Unpopular opinion: Newt Scamander is a far more compelling hero than Harry Potter ever was.
Okay! Now that we’ve gotten that out of the way, let’s get this started.
Oh, by the way. Spoilers are freely written below, so, read at your own risk.
I heard a lot of bad press about The Crimes of Grindelwald, some of which I agreed with and understand: The ending twist is dumb and overcomplicates things for no justifiable reason). However, I think everything up to that point is refreshing, entertaining, and engaging. There was not a moment I was bored, tuned out, or disinterested. Even during the action scenes, which I usually lose interest in quickly, I was attentive and excited. Come on, how can you tell me Newt riding a cat-dragon thing into battle is not awesome?
The film is visually stunning, and not just with the fantastic beasts themselves. The various locales, action sequences, and sorcery are varied and just beautiful in general. Our journey into new corners of the Wizarding World is highly enjoyable. The addition of a circus of magical creatures (as shady as it was) is an interesting concept worth further exploration. I loved the statue portal, personally. And there are clever things like this sprinkled throughout, showcasing J. K. Rowling’s amazing world building talents. Whenever something from the Harry Potter films appears, it doesn’t come off as a cheesy Easter egg or callback, but instead is well-integrated a just being an established part of this world.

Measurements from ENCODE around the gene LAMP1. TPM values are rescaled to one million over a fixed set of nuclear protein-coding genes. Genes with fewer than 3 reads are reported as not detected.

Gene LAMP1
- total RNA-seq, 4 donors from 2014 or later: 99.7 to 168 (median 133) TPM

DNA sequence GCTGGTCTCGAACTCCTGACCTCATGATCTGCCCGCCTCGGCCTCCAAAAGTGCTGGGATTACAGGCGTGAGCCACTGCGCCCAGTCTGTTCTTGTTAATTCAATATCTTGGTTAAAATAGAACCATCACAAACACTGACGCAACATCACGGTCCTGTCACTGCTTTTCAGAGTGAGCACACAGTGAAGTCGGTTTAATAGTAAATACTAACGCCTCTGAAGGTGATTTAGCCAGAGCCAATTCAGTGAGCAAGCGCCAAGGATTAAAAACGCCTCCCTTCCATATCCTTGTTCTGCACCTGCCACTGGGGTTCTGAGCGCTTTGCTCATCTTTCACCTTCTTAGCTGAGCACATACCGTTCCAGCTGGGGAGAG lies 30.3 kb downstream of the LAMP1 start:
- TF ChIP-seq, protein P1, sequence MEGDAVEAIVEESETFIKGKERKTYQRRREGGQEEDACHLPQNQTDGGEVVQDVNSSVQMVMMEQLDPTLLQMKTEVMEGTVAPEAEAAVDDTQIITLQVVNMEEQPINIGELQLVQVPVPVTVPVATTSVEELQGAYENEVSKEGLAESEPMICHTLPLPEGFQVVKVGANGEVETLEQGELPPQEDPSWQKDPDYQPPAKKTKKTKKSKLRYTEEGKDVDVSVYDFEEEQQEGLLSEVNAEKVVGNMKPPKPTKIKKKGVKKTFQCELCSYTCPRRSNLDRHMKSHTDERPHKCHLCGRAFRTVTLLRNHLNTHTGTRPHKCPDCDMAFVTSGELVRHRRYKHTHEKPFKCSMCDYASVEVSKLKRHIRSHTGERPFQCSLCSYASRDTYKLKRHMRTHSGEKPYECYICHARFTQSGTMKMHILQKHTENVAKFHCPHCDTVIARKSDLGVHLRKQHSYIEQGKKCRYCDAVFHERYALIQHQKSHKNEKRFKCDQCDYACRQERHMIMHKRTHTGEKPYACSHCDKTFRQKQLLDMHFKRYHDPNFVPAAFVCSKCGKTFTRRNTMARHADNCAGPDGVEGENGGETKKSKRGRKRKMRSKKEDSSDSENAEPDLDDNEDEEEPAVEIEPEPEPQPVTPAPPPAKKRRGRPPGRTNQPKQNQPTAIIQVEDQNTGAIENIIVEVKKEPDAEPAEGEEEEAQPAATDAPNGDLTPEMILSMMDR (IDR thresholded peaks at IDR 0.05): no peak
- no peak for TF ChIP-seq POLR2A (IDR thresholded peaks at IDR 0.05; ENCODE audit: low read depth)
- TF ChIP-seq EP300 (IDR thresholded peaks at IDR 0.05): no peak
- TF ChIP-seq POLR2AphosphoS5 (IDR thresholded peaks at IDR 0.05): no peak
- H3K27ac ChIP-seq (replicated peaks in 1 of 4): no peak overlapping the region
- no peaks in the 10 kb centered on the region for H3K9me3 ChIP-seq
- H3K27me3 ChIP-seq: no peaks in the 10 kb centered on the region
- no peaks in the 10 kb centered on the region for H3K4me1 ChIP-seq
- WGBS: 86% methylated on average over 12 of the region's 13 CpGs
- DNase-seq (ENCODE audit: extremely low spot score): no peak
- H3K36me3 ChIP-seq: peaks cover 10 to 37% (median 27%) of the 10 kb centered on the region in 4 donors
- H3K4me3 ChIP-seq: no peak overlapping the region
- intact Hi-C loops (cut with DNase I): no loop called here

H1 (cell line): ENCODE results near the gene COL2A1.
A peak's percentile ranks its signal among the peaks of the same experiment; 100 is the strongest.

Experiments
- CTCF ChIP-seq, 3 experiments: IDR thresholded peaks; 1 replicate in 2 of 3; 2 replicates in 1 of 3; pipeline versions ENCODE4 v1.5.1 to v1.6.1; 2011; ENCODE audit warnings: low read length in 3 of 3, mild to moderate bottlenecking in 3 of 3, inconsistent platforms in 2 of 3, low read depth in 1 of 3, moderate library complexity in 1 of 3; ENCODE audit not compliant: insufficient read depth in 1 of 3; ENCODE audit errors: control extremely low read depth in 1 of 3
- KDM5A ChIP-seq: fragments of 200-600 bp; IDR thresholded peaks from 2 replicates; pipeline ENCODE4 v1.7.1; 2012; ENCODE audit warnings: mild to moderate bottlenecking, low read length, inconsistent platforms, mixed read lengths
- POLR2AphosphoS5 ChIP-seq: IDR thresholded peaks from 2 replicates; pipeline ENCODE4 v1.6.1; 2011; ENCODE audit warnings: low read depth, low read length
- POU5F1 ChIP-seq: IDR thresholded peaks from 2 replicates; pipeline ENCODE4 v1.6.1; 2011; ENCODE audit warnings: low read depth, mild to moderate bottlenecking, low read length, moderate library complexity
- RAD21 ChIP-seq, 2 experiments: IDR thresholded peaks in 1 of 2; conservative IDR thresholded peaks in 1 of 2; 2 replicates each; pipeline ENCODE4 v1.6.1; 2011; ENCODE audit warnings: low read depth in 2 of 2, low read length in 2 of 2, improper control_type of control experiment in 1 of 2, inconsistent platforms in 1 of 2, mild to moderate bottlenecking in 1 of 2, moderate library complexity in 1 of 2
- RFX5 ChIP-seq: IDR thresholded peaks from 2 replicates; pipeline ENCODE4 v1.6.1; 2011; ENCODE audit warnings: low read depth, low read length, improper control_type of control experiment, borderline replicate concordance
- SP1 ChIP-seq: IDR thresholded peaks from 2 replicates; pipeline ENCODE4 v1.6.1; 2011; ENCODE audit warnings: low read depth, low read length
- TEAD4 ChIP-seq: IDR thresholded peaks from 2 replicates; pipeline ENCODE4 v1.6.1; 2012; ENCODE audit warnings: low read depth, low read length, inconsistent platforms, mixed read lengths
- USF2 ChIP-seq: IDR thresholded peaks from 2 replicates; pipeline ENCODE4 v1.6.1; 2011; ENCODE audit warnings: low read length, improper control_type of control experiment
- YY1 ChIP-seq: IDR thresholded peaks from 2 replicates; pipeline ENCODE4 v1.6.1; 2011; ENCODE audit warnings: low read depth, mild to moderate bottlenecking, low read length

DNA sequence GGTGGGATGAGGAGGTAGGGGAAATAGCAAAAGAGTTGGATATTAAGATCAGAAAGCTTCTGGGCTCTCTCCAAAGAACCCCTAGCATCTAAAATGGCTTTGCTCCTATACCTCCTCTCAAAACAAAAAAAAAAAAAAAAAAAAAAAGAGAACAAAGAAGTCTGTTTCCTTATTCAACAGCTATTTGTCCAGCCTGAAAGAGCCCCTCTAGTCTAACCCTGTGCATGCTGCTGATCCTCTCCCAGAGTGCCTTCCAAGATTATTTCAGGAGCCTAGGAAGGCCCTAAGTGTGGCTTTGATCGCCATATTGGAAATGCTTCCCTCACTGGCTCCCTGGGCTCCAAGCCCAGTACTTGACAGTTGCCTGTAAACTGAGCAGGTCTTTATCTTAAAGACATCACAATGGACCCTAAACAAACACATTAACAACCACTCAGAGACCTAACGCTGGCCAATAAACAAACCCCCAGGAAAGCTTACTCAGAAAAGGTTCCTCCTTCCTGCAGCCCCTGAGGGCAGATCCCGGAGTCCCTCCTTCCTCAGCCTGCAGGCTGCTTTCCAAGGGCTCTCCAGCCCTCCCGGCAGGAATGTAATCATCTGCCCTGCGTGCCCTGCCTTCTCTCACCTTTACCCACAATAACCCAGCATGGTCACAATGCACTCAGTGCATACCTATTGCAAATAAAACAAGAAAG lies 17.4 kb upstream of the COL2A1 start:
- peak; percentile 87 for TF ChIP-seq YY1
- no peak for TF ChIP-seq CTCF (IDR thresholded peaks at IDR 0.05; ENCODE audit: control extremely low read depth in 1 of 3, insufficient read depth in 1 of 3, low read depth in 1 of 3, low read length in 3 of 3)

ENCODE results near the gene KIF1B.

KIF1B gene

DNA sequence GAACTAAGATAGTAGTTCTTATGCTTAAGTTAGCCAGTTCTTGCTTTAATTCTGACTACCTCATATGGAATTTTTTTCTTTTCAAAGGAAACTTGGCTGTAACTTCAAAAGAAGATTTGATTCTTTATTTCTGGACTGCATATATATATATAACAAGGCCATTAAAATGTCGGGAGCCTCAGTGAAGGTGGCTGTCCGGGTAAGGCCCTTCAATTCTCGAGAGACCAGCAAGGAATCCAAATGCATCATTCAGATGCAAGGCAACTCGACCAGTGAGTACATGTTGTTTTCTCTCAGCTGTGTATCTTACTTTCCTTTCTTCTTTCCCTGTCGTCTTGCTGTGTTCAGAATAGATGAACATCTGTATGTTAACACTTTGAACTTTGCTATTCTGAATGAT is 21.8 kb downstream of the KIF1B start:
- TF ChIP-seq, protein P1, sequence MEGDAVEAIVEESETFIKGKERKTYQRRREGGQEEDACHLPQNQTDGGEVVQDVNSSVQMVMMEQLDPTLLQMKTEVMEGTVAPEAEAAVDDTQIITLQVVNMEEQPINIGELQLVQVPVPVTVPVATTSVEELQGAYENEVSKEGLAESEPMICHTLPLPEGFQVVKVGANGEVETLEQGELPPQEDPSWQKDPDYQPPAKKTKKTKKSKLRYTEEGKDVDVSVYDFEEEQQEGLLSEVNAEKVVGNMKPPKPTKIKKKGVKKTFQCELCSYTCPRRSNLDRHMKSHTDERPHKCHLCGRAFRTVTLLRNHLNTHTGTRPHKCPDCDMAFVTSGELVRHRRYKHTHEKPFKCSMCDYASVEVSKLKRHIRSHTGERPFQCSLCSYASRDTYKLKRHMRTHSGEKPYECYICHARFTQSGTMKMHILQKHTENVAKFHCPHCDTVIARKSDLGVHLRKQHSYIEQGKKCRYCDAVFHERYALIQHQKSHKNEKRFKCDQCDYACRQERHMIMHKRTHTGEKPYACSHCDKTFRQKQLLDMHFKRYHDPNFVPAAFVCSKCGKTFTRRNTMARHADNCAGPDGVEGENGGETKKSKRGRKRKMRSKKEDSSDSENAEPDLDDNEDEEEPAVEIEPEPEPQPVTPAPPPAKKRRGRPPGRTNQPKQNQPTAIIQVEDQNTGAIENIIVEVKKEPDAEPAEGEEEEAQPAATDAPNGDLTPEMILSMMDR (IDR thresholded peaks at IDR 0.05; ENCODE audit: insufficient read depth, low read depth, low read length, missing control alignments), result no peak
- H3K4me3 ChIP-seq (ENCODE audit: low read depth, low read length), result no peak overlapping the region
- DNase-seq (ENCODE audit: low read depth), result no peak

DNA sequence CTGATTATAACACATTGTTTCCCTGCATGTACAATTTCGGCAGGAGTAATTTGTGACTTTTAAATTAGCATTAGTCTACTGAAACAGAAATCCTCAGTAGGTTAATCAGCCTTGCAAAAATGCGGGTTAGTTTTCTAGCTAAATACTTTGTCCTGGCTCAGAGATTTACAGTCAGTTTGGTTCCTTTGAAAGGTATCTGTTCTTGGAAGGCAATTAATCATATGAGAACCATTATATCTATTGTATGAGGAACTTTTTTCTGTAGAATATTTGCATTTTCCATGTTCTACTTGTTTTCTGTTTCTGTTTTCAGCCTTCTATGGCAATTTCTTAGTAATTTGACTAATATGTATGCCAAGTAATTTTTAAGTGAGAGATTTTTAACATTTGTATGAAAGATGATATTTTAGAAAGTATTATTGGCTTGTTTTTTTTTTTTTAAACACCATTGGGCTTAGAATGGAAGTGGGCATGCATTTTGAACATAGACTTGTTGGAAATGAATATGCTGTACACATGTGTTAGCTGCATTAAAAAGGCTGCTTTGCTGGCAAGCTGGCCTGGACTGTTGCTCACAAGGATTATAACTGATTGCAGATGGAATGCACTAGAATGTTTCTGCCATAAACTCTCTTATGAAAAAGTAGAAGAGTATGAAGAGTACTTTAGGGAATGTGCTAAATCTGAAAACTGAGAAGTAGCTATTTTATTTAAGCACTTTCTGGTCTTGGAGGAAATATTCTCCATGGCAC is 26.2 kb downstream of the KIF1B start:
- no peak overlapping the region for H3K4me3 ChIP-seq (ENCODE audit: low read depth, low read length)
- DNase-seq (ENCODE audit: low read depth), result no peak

The final battle with Grindelwald is perfection. The build-up creates a quiet, unsettling tension. You sense the threat. You feel enclosed by the crowd of enemies. You know not everyone is going to make it out of this. The best thing I can liken it to is a boss fight in a video game. Grindelwald is intimidating in his careless confidence, and the heroes are humanized by the fact that they know they’re likely to fail, but have to serve their duty. There are real stakes. Mortal blows are all too near. I appreciate the bluff, making the audience think that Leta would join Grindelwald, which would have been an easy, predictable turn of events. It shows the uniqueness of Fantastic Beasts that they used the opportunity to redeem Leta. If only she’d been developed properly…